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Contemporary CGI + Photoshop = Believable Fakes; Why Increased Government Camera Surveillance?

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posted on Aug, 13 2007 @ 02:21 PM
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My introduction to ATS was through the "Chad" UFO controversy. It began with the posting of several curious pictures to the popular website for the popular late night radio talk show Coast To Coast AM with George Noory. Then it grew as sightings and reports of similar, yet more complex, craft began to increase. Which has so far culminated in reports from an "Isaac" who supposedly has first hand knowledge of the genesis, architecture, and manufacture of these intriguing crafts and associated technology. Without getting into details, the three previous links will provide plenty, I have just one question to ask. Before I do that I'd like to bring up a couple of points of general contention that this issue has aroused.

First point of contention: There seems to be three camps surrounding the issues that were initially propagated by "Chad" and "Isaac". Those that are undecided if the craft and technology depicted in the images are real. Those that believe that the craft and technology depicted in the images are real. Those that believe that the craft and technology depicted in the images are not real, and are the result of modern computer generated imaging (CGI) technology such as Maya, 3DMax, Lightwave, and digital imaging enhancement software such as Photoshop. Second point of Contention: That whether real or hoax, we, the general public, are being conditioned as the result of a government or privately funded experiment.

None of these issues have been conclusively resolved here at ATS. But this week there was the tantalizing video footage of, at least, two UFO's in Haiti that was posted to YouTube. This latest tale has been labeled definitively as a hoax here ATS. It appears the result of CGI technology. It seems that those who are taking the time to create such footage are getting better and better at it all the time. That the footage of the UFOs over Haiti is remarkable, it is also rather remarkable that the story didn't live more than a week before being labeled a hoax, unlike the "Chad" and "Isaac" controversies which are still ongoing.

To take a couple of steps backward in order to go forward, it is well known that Britain has become a "surveillance society" partly through the use of unprecedented numbers of CCTV cameras that have been deployed throughout the country. Reportedly 4.2 million CCTV cameras, about 1 for every 14 people, are being used to monitor the British population. Most recently China is reportedly enacting a high-tech plan to track its people. China will use CCTVs and facial recognition software to keep track of its population in major cities. There are, of course, millions of CCTV camera's in use here in the United States. New York City is the latest CCTV poster child even though a project dealing specifically with deploying CCTV cameras in NYC began as early as 1998. Lately the government of NYC is notable for its proposal to limit public filming and photograpy.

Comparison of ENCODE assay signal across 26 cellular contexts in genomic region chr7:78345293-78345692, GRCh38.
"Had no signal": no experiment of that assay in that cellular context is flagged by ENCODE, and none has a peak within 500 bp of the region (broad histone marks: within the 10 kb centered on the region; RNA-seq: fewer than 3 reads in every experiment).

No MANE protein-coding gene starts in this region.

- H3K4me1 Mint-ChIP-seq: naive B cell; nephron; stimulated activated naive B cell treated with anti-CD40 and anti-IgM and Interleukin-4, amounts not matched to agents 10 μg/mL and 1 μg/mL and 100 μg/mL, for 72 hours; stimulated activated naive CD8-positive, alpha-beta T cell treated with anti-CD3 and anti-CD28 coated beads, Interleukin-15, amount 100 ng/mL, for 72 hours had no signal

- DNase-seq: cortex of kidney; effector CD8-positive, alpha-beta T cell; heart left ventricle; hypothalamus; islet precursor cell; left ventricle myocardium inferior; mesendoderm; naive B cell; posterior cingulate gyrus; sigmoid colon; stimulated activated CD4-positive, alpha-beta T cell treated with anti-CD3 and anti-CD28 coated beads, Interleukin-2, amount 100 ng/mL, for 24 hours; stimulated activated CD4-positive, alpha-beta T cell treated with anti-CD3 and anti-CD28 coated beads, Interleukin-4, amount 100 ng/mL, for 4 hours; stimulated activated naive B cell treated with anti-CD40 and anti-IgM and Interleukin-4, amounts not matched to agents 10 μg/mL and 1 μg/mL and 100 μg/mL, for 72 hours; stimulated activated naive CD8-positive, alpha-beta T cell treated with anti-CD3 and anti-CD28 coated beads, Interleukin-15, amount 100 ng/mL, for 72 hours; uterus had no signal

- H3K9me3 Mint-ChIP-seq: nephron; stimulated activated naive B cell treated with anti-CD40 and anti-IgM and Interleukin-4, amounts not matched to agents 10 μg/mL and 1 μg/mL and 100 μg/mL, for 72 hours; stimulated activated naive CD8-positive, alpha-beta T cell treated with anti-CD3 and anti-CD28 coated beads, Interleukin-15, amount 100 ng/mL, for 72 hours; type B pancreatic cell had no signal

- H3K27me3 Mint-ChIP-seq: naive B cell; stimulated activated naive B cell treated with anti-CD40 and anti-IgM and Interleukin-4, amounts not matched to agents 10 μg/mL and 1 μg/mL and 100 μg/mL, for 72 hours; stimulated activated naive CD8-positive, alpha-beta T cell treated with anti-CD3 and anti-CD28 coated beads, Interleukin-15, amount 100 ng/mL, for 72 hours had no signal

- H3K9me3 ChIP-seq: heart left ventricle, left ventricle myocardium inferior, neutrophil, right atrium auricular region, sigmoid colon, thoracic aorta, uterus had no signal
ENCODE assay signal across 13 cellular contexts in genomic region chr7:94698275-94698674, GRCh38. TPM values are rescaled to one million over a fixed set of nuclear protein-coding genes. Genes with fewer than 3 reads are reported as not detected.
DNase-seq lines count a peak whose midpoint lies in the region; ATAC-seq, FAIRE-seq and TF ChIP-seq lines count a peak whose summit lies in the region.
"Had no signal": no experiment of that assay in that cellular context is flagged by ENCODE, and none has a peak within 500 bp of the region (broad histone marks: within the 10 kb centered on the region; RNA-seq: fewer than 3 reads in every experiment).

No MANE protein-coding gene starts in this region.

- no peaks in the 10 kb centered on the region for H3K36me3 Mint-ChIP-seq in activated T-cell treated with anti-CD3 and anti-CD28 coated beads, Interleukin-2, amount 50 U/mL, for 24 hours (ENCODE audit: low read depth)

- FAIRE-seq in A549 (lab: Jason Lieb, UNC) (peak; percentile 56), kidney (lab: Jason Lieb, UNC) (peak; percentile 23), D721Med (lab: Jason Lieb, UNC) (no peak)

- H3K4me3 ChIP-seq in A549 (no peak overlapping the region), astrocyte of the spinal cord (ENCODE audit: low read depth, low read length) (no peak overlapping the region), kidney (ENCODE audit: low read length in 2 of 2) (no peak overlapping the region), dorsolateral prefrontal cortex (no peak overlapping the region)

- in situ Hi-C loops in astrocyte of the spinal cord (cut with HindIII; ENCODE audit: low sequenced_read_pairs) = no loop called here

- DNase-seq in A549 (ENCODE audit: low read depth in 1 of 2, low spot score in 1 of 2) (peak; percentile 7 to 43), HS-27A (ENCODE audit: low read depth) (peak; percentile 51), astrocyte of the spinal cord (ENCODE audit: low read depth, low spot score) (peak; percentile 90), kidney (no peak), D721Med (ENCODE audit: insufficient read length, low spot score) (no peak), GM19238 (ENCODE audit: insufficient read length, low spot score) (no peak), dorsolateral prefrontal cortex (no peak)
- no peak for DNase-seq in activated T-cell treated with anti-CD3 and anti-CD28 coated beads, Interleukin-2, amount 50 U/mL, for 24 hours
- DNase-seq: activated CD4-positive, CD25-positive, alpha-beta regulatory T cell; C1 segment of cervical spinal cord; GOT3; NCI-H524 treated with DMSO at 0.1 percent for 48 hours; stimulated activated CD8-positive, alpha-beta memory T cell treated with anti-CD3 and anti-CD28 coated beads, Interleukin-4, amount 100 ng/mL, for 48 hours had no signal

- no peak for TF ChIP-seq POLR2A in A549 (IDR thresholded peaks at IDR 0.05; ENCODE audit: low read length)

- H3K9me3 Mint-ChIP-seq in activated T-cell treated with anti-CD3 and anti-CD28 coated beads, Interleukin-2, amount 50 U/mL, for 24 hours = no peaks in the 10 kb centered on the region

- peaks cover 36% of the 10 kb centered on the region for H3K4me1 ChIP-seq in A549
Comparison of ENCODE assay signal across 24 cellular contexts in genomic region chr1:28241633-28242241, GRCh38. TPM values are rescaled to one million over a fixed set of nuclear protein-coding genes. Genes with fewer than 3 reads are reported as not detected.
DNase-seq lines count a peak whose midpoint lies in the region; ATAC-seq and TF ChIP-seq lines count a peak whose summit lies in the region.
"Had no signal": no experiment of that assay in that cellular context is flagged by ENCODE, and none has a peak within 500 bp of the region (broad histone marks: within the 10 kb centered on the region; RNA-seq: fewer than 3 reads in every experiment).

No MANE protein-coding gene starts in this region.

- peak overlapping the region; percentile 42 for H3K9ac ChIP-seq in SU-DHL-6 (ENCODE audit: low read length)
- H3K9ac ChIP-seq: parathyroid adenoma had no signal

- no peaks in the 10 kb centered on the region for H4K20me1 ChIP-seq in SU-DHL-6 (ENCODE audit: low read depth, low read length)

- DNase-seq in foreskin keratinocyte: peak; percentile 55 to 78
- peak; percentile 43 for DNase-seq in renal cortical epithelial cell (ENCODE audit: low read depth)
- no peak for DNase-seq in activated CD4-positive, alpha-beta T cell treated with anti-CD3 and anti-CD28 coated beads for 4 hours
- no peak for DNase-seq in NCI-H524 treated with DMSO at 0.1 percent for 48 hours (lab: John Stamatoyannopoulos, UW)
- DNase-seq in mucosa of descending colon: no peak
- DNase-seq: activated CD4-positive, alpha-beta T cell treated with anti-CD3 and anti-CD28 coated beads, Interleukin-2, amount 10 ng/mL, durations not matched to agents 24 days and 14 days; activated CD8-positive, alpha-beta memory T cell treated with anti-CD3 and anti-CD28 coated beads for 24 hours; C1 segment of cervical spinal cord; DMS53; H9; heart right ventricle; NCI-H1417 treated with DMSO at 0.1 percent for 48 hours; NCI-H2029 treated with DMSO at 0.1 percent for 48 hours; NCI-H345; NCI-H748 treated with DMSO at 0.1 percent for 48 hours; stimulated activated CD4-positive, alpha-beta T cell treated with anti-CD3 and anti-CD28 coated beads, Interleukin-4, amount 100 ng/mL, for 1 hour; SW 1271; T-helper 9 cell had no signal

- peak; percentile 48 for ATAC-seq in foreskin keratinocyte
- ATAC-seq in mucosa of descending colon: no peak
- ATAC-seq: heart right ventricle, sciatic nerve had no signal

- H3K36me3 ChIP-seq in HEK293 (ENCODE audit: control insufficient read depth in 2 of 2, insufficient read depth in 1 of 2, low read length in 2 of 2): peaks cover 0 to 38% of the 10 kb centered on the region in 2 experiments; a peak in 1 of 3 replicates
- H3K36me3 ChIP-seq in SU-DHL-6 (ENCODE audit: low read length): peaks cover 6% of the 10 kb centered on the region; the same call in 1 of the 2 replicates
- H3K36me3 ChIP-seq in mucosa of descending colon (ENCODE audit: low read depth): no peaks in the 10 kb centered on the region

[Will be continued in next post.]







[edit on 13-8-2007 by Areal51]




posted on Aug, 13 2007 @ 03:04 PM
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[Continued]

We know that reality TV can be faked, staged. The evidence of the Hatian UFOs show an increased ability among the general public to fake video footage depicting extraordinary events. The "Chad" and "Isaac" controversies show how communities can become divided over unsubstantiated and unverified evidence. The question is:

Why would governments, in the age of CGI software and digital imaging software that can be used by the average Joe to produce astonishingly accurate and believable results, for the purpose of security invest heavily and deploy technology that can be made to fit anyone who uses it?

It doesn't seem logical or practical for governments to use technology for the purposes of security a technology that cannot itself distinguish between real and fabricated events. I have thought many times that judicial systems would soon rule photographic and video evidence of any kind inadmissible in courts of law because the means to detect and vet forgeries and fakes are becoming less and less reliable. Yet it seems as if the exact opposite is occuring. That photographic and video evidence from sources that are recognized by authorities as being trusted sources will still carry the weight of evidence in how authorities fight crime and prosecute offenders. The hole in the matter, of course, lies in the honesty and integrity of those trusted to use, maintain, and gather evidence associated with the technology that has been deployed by governments. Does the NYC precedent of limiting the use of cameras by the general public foreshadow a time when regular citizens will not be allowed to use photographic and video evidence that was obtained "illegally" in court cases? And so, if private security agenices such as, for example, Blackwater are put in charge of security systems relied upon by governments, then where does that leave the average Joe? Where does that leave government and would-be honest members of the public military and security sectors?